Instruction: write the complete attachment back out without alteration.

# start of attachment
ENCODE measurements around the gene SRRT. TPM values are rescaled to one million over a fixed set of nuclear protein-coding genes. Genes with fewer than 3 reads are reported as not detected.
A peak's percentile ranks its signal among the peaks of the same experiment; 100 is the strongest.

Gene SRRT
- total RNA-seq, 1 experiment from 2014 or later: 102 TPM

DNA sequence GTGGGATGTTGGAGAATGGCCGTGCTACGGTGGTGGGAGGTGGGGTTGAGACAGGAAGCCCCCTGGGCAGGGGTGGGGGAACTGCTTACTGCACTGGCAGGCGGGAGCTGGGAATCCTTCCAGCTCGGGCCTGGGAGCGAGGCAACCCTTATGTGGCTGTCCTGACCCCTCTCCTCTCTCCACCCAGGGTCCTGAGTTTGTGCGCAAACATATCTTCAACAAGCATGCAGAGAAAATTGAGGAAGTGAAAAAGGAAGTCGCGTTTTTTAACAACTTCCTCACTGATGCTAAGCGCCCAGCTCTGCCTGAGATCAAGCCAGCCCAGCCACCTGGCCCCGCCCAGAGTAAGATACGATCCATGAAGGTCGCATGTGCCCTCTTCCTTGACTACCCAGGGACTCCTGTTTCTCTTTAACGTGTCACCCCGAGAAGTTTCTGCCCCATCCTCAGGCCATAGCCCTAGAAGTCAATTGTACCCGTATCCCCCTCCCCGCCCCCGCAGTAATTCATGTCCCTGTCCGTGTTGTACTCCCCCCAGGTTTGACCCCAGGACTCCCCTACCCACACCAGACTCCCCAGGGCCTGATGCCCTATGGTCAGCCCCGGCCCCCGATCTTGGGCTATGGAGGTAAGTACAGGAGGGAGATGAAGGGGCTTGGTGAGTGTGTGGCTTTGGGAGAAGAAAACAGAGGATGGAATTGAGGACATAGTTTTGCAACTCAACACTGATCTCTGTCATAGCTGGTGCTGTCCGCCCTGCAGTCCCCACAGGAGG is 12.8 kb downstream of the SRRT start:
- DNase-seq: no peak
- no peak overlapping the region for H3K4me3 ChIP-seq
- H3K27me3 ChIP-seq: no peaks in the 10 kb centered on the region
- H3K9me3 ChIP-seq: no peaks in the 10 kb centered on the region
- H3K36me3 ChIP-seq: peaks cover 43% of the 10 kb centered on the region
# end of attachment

ENCODE measurements around the gene SRRT. TPM values are rescaled to one million over a fixed set of nuclear protein-coding genes. Genes with fewer than 3 reads are reported as not detected.
A peak's percentile ranks its signal among the peaks of the same experiment; 100 is the strongest.

Gene SRRT
- total RNA-seq, 1 experiment from 2014 or later: 102 TPM

DNA sequence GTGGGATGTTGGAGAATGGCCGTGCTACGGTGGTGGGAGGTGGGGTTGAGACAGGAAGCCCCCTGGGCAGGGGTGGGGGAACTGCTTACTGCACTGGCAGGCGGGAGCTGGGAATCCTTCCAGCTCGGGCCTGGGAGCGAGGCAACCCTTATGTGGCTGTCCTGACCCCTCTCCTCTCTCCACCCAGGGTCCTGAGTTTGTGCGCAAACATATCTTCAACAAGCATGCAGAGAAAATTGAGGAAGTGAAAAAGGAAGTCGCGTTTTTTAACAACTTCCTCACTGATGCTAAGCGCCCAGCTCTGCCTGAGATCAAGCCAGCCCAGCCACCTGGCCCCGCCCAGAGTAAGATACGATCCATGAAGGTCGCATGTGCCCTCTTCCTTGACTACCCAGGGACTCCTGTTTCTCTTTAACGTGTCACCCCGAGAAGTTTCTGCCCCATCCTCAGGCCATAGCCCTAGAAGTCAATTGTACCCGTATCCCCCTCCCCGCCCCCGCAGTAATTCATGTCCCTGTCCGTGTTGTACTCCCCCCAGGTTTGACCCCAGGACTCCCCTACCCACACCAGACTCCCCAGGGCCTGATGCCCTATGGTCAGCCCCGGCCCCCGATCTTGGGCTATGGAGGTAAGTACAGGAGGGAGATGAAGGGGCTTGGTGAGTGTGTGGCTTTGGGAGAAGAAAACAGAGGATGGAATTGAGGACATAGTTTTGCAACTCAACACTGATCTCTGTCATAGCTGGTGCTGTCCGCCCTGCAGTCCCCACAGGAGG is 12.8 kb downstream of the SRRT start:
- DNase-seq: no peak
- no peak overlapping the region for H3K4me3 ChIP-seq
- H3K27me3 ChIP-seq: no peaks in the 10 kb centered on the region
- H3K9me3 ChIP-seq: no peaks in the 10 kb centered on the region
- H3K36me3 ChIP-seq: peaks cover 43% of the 10 kb centered on the region